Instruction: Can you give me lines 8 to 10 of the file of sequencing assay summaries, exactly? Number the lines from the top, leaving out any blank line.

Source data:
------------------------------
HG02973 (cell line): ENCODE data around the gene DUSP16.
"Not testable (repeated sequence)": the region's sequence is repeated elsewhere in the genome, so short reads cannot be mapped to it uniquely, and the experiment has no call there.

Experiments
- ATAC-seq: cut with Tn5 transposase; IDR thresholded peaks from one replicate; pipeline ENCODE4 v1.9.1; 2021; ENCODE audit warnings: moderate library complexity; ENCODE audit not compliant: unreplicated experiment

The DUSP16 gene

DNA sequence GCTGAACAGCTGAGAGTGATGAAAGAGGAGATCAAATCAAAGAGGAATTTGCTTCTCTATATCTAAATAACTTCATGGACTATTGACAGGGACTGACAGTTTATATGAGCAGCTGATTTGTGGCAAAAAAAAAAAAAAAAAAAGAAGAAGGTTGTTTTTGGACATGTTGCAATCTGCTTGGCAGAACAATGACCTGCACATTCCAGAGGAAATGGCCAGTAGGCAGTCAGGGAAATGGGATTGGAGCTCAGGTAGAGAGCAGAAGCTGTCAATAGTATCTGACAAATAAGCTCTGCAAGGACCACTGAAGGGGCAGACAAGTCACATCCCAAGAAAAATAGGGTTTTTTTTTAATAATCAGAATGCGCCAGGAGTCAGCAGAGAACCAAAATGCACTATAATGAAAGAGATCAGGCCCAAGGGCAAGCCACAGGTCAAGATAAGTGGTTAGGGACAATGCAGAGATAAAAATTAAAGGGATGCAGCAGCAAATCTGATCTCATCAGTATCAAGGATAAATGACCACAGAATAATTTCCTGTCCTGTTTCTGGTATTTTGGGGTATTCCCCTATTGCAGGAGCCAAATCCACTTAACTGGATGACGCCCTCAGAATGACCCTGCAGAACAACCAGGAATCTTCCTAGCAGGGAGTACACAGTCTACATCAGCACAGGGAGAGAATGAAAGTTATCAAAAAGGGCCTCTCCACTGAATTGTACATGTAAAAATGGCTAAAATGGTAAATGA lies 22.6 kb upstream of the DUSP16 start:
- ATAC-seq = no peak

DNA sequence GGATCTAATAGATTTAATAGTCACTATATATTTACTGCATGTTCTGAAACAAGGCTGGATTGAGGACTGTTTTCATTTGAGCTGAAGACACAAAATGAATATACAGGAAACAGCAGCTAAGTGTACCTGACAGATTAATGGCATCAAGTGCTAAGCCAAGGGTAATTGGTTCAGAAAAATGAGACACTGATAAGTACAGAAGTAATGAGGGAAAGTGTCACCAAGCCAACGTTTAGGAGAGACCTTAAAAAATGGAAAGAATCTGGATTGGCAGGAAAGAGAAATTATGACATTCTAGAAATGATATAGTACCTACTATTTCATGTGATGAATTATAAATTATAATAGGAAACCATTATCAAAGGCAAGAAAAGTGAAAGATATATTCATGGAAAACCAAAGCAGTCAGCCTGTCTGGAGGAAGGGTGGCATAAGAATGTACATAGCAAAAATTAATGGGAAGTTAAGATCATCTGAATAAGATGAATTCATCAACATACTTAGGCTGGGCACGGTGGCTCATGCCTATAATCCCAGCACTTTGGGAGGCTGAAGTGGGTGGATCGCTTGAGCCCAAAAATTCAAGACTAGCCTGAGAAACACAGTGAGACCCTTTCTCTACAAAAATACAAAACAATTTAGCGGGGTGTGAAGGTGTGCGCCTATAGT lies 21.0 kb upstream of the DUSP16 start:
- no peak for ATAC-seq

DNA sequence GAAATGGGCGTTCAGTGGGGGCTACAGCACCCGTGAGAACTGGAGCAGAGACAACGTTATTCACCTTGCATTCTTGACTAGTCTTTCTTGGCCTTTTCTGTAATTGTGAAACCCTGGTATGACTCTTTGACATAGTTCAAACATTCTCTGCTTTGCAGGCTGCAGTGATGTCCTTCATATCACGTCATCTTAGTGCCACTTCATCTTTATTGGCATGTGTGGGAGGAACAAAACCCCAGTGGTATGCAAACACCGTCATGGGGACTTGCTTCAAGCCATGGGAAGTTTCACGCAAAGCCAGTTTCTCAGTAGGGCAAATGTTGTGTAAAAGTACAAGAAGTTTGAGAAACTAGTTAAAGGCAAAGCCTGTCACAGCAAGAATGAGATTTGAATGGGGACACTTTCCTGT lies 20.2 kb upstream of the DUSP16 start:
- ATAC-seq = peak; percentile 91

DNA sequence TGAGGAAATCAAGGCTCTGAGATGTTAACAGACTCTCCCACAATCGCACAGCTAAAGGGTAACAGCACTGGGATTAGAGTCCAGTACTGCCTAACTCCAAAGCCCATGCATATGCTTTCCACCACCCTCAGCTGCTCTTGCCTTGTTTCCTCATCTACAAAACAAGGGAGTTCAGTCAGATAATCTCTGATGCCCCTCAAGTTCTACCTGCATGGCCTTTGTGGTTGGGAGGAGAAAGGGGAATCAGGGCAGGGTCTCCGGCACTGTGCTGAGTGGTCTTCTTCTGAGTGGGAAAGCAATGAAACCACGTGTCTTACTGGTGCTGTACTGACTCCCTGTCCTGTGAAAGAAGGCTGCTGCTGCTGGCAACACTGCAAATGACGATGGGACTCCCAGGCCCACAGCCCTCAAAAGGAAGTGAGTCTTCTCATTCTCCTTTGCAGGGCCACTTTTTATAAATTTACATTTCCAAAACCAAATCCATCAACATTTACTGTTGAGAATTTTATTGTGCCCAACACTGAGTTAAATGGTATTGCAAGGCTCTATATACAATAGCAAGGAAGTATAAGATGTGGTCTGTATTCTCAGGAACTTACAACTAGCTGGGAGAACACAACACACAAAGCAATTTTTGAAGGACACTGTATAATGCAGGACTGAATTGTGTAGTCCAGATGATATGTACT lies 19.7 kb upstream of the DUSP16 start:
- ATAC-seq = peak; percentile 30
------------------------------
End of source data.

DNA sequence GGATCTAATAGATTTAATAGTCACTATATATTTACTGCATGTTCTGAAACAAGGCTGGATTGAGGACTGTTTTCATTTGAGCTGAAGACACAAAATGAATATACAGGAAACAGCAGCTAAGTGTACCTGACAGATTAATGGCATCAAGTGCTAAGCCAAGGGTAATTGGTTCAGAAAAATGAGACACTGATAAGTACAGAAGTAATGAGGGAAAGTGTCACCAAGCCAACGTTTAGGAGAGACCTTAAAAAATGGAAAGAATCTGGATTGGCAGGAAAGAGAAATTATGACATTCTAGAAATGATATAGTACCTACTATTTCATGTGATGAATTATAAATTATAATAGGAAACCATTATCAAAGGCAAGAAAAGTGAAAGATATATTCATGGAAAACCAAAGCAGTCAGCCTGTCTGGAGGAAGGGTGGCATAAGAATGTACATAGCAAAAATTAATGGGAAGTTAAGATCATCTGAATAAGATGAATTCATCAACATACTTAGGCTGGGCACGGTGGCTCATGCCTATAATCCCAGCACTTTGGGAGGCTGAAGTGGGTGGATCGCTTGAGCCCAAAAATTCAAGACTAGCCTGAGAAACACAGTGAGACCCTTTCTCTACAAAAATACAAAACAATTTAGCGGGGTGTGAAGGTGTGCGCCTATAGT lies 21.0 kb upstream of the DUSP16 start:
- no peak for ATAC-seq

DNA sequence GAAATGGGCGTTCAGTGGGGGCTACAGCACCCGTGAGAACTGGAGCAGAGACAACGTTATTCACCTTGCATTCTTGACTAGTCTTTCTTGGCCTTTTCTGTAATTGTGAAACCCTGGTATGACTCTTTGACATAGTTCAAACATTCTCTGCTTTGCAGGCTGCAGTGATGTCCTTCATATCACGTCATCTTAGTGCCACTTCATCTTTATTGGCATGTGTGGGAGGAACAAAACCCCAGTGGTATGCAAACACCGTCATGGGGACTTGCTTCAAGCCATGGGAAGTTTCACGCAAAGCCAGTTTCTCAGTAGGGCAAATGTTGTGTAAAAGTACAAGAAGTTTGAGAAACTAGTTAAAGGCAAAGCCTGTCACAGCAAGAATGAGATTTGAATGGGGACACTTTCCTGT lies 20.2 kb upstream of the DUSP16 start: